For a copy of the press release, click here.


June 20, 2011

By: Marsha Henry © 


Top 15 US Accounting Firms

So, what are the Top US Accounting firms in 2010?  accountingTODAY has prepared the list for us so we don’t have to do the ground work ourselves.  Any accounting firm on this list should be very proud since many have faltered during the economic downturn.   In fact, the magazine is actually predicting growth for many of these firms now that the worst part of the downturn, presumably, has passed.  

Below is a list of the top 15 firms in the United States, ranked according to revenue: TaxFirms

Are you Ready for the Changes to the tax rules governing Regulated Investment Companies (RICs)?

Cartoon strategy


 Under the Regulated Investment Company Modernization Act (2009), the government is attempting to modernize the rules governing the tax treatment of regulated investment companies (RIC).  What is an RIC?  Well, these vehicles provide the average investor with the ability to invest in a diversified pool of professional managed investments.  


Below is a summary of a few of the changes expected to come into effect soon:


Capital Loss Carryovers

After the changes the capital loss carry-forward rules for RIC will be changed to match the rules governing individuals investing directly in securities.  Essentially, this means that RICs would have unlimited carry-forwards of the net capital losses. 


Modification of Gross Income and Asset Tests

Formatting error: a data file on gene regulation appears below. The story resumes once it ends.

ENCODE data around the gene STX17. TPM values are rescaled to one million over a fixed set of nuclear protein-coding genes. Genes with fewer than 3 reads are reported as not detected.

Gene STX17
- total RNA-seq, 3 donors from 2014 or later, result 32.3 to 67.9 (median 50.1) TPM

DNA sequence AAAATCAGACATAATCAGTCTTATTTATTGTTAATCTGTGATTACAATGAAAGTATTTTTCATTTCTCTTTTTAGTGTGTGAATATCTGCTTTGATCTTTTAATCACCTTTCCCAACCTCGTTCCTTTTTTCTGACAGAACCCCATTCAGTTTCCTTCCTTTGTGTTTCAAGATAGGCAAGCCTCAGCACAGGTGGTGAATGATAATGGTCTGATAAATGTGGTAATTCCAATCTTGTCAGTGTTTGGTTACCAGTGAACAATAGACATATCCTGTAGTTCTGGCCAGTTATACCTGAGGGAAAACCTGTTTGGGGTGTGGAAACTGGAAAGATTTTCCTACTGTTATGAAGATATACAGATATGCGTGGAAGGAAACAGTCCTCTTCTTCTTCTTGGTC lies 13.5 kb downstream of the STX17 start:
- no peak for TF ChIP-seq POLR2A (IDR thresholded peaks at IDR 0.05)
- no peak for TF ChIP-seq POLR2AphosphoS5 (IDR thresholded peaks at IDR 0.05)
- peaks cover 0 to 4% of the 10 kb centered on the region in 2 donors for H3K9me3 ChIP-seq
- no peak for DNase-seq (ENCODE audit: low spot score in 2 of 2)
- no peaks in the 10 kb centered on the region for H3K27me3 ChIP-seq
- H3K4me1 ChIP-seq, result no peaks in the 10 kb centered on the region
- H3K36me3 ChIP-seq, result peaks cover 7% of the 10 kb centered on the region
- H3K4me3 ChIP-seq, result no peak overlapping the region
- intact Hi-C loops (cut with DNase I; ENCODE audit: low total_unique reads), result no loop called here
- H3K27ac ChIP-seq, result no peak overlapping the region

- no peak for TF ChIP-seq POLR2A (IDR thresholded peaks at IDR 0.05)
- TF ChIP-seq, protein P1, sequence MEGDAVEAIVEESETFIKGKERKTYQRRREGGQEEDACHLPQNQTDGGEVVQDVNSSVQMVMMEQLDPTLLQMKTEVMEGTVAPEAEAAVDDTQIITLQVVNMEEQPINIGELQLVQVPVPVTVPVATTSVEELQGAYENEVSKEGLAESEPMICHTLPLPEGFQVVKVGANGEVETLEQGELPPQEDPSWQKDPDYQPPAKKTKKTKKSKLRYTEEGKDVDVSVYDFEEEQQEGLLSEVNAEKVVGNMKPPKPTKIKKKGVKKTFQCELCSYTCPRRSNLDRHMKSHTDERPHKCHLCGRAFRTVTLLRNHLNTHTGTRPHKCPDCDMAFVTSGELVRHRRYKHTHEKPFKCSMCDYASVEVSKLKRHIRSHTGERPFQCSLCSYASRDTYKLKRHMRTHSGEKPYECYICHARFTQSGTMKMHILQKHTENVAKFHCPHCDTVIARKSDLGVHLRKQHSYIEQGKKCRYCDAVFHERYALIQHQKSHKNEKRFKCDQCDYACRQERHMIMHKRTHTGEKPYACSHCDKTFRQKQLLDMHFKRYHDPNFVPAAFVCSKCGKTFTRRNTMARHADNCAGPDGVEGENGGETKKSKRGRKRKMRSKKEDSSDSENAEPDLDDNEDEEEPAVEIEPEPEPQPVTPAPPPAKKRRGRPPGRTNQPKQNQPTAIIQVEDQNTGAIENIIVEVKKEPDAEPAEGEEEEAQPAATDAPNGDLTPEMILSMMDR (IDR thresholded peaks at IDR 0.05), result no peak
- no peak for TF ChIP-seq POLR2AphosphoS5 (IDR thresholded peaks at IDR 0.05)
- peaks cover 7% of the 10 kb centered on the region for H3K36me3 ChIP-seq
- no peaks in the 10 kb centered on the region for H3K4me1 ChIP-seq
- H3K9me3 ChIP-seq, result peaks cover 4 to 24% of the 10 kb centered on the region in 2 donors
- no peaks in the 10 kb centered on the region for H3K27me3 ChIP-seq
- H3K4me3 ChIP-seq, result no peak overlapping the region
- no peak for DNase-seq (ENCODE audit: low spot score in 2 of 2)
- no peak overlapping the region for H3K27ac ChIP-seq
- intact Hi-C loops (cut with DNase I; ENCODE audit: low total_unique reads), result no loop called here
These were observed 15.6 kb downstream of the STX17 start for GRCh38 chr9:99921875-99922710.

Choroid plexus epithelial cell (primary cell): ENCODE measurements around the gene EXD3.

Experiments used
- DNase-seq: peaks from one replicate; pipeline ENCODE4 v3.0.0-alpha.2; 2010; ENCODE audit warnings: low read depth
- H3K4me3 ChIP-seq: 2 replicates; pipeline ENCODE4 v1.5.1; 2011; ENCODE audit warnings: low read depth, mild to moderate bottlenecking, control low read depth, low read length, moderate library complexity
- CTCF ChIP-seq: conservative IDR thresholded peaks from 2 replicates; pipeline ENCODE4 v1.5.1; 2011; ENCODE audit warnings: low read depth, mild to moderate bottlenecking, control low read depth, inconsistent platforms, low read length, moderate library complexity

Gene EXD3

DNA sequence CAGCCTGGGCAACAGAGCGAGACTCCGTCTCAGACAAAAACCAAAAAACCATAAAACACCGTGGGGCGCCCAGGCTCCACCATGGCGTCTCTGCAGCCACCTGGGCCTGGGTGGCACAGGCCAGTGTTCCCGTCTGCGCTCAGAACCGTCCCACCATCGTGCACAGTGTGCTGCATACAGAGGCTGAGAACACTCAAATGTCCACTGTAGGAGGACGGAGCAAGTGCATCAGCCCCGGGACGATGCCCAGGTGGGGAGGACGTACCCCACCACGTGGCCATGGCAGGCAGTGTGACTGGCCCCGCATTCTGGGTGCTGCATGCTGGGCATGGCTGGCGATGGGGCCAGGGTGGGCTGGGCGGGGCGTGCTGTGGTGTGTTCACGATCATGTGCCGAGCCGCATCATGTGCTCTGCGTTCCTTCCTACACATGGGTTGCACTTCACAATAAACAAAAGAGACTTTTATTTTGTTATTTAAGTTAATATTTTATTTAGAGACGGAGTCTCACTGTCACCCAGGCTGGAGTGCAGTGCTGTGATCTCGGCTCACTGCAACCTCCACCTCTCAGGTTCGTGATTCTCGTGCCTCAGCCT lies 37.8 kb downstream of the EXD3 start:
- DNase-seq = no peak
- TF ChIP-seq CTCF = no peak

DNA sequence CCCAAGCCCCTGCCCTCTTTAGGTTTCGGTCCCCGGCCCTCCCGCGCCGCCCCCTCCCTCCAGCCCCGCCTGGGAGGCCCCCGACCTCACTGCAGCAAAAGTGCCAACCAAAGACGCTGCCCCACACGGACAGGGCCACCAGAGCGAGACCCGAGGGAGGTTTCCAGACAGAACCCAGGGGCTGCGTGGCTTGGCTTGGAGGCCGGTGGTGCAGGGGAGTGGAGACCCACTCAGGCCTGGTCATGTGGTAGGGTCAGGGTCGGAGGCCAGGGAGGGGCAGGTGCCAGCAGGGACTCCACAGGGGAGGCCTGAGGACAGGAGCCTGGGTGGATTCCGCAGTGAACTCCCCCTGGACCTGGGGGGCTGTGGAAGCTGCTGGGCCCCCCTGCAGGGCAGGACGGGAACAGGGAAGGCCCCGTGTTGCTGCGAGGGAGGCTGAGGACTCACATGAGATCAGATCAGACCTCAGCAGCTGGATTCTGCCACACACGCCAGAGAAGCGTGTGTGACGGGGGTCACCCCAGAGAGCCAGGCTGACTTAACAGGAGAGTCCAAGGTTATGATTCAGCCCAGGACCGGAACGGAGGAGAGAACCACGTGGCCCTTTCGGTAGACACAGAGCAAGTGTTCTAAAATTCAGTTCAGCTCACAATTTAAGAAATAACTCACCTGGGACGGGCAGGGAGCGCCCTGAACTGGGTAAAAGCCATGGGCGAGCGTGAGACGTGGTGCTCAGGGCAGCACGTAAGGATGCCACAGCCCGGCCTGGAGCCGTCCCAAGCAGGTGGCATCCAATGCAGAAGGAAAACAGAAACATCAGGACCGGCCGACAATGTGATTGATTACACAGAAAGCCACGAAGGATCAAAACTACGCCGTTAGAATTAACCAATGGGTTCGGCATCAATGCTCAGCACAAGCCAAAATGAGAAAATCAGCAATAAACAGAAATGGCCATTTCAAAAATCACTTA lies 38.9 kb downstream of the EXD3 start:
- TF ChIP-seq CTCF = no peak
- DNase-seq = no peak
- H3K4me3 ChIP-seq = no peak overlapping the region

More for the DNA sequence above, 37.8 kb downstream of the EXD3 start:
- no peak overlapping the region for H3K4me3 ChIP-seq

The income and asset modification has been significantly updated.

 First, commodities will be included in the list of enumerated sources from which RICs must earn 90% of their income.  Accordingly, going forward shareholders will be able to access commodity investments through mutual funds. 

Second, where there is a breach of the income test, which requires an RIC to earn 90% of its income from certain enumerated investments, an RIC will be able to pay tax on the excess amount of the breach without losing its status. 

Third, RICs will be eligible to take advantage of the same saving provisions under the tax code, when the RIC fails to satisfy the gross income test, which requires certain asset diversification.  Under the REIT asset test, for non- de minimis the entity must pay an excise tax on only the bad assets if the breach was due to a reasonable cause, the IRS is notified and the assets are disposed of.   For de minimis breaches, if cured within six months the entity will be deemed to be in compliance. 


Modification Rules Related to Dividends and Other Distributions:

Some of the new rules that you will see as a result of the bill are:

(a)          written notice of the tax treatment of various distributions made by the RIC is no longer required at the end of the RIC tax year;

(b)          excess amount of specially-designated dividends, including capital gains dividends (made prior to December 31st by an RIC with a year end other than a calendar year end) can be reduced before filing an amended tax return;

(c)           certain disallowed deductions associated with tax-exempt income will be taken into account in calculating earnings and profits used to determine taxable income; 

(d)          pass-through of exempt interest dividends and foreign tax credits in fund-of-funds structure will be permitted without regard to the requirement that more than fifty percent of the RIC’s assets are comprised of municipal bonds or stock and securities issued by foreign corporations;

(e)          when computing the RIC’s dividend paid deduction for a taxable year, a spillover dividend can be made with the first dividend payment of the same type of dividend and it must be paid within nine months after the taxable year;

(f)           earnings and profits shall be allocated first to distributions made prior to December 31 and then to distributions occurring after December 31 instead of requiring earnings and profits be allocated pro-rata over all distributions during the taxable year;

(g)          publicly traded RICs with shares that are redeemable upon demand may treat distributions in redemption of stock as exchange of fund shares;